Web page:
In a preferred embodiment of the photographic element comprising a transparent polymer sheet, at least one layer with a developed image and an upper shield that protects the transparent polymer sheet and is adhesively adhered thereto a base material, said upper shield has a scratch resistance of greater than 3 grams. Said photographic element's transparent polymer sheet may comprise any suitable polymer sheet such as polyester, polyolefin, polycarbonate, or polyamide. In the one preferred embodiment, the sheet comprises oriented polyolefin. Oriented polyolefin sheets are preferred because they readily available, inexpensive, and may be further functionalized. In another preferred embodiment said transparent polymer sheet comprises oriented polyester polymer. Oriented polyesters provide excellent optical clarity and are tough. Said preferred transparent polymer sheets may be further provided with a textured surface. The upper protective shield may also comprise more than one functional layer. In this embodiment the antistat may be applied directly to said transparent polymer sheet, and a second or third layer may be applied to provide scratch resistance and/or fingerprint resistance. Said transparent polymer sheet may have a thickness of between 6 and 100 micrometers. Thin transparent polymer sheets have an advantage of being lightweight that is important when print materials are being mailed. Furthermore, thin polymer sheets may be adhered to thicker base materials if stiffness is needed for the developed print. The thicker transparent sheets have an advantage of providing excellent stiffness when they are adhered to a very thin base material.
The photographic element of this invention when adhered to a base should be substantially opaque with a transmission of less than 15 percent. This provides sufficient opacity to prevent show through on the viewing side of the element. When adhering a transparent polymer sheet to a white reflective base, the upper surface whiteness may be at least L* of 93.5 and a b* of less than 2.0. Such a base provides a very white surface and has the appearance of a traditional photographic print.
In a further embodiment of this invention, a method of forming a two-sided image member comprising a photographic element comprising a transparent polymer sheet, at least one layer containing negative working photosensitive silver halide that has been developed and at least one upper protective shield to protect the surface of said transparent polymer wherein said photosensitive silver halide is exposed with a collimated beam of actinic radiation to form a plurality of images, developing said images, folding said images inwardly and adhesively adhering said two sided imaging member to a base, punching said member along at least one side to form a durable album page. This method is preferred because it provides a means of forming a composite image of several images that are formed into a member in which the images are not only protected by the transparent polymer sheet, but by functional layers that further resist handling of the image member. In an additional embodiment of the above imaging member, said image layer is an image receiving layer that has been imaged.
In a particularly preferred embodiment, the imaging elements of this invention are photographic elements, such as photographic display material, photographic papers, or photographic glass plates, in which the image-forming layer is a radiation-sensitive silver halide emulsion layer. Such emulsion layers typically comprise a film-forming hydrophilic colloid. The most commonly used of these is gelatin, and gelatin is a particularly preferred material for use in this invention. Useful gelatins include alkali-treated gelatin (cattle bone or hide gelatin), acid-treated gelatin (pigskin gelatin), and gelatin derivatives such as acetylated gelatin, phthalated gelatin, and the like. Other hydrophilic colloids that can be utilized alone or in combination with gelatin include dextran, gum arabic, zein, casein, pectin, collagen derivatives, collodion, agar-agar, arrowroot, albumin, and the like. Still other useful hydrophilic colloids are water-soluble polyvinyl compounds such as polyvinyl alcohol, polyacrylamide, poly(vinylpyrrolidone), and the like.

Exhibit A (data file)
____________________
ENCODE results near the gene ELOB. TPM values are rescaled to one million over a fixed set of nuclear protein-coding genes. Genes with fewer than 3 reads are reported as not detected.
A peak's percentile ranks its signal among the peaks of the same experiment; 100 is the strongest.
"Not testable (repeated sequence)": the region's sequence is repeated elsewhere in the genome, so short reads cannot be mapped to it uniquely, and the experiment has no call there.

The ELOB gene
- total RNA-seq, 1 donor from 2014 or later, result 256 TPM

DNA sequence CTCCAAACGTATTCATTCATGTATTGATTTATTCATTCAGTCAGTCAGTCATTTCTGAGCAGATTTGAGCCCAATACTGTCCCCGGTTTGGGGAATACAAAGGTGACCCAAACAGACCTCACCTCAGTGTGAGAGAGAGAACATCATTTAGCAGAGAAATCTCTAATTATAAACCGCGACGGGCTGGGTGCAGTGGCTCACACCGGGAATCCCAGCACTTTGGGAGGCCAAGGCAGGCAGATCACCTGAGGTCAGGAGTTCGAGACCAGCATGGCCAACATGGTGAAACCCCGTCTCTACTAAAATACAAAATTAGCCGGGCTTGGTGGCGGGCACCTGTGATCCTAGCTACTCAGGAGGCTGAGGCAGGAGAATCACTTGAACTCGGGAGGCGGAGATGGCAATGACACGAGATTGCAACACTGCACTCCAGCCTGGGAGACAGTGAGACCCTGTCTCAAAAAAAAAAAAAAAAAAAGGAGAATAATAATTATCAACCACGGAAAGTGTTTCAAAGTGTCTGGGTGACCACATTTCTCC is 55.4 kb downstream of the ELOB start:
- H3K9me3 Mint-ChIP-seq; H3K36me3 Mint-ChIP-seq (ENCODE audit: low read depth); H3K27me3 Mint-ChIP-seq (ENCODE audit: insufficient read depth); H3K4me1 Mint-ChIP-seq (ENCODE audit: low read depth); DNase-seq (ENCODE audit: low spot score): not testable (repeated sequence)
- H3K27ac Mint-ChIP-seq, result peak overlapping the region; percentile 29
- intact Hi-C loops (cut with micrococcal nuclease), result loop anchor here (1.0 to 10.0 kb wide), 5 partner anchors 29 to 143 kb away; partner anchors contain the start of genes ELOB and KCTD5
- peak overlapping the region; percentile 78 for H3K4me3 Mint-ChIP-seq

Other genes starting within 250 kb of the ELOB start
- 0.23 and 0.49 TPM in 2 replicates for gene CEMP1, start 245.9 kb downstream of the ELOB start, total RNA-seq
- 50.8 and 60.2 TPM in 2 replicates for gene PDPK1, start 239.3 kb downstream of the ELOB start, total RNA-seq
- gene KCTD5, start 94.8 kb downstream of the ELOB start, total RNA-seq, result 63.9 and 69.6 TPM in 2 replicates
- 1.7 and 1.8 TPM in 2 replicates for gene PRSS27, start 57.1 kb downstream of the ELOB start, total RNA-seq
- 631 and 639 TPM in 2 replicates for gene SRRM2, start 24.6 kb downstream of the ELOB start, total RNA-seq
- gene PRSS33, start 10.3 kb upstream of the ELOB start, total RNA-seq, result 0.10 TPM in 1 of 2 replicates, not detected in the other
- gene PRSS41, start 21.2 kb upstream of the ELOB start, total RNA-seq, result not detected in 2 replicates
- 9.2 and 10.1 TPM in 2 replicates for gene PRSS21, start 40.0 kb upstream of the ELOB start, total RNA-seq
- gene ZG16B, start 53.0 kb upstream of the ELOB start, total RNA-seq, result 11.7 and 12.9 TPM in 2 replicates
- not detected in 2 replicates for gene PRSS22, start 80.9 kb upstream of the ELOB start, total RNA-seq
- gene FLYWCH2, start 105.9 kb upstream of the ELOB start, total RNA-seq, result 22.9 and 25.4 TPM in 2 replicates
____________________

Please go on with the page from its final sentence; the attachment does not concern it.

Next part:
The photographic elements of the present invention can be simple black-and-white or monochrome elements comprising a support bearing a layer of light-sensitive silver halide emulsion or they can be multilayer and/or multicolor elements.
Color photographic elements of this invention typically contain dye image-forming units sensitive to each of the three primary regions of the spectrum. Each unit can be comprised of a single silver halide emulsion layer or of multiple emulsion layers sensitive to a given region of the spectrum. The layers of the element, including the layers of the image-forming units, can be arranged in various orders as is well known in the art.
A preferred photographic element according to this invention comprises a support bearing at least one blue-sensitive silver halide emulsion layer having associated therewith a yellow image dye-providing material, at least one green-sensitive silver halide emulsion layer having associated therewith a magenta image dye-providing material, and at least one red-sensitive silver halide emulsion layer having associated therewith a cyan image dye-providing material. In addition to emulsion layers, the elements of the present invention can contain auxiliary layers conventional in photographic elements, such as overcoat layers, spacer layers, filter layers, interlayers, antihalation layers, pH lowering layers (sometimes referred to as acid layers and neutralizing layers), timing layers, opaque reflecting layers, opaque light-absorbing layers, and the like. The base can be any suitable base as described in this invention. Typical bases include polymeric films, paper (including polymer-coated paper), glass, and the like. Details regarding base materials and other layers of the photographic elements of this invention are contained in Research Disclosure, Item 36544, September 1994.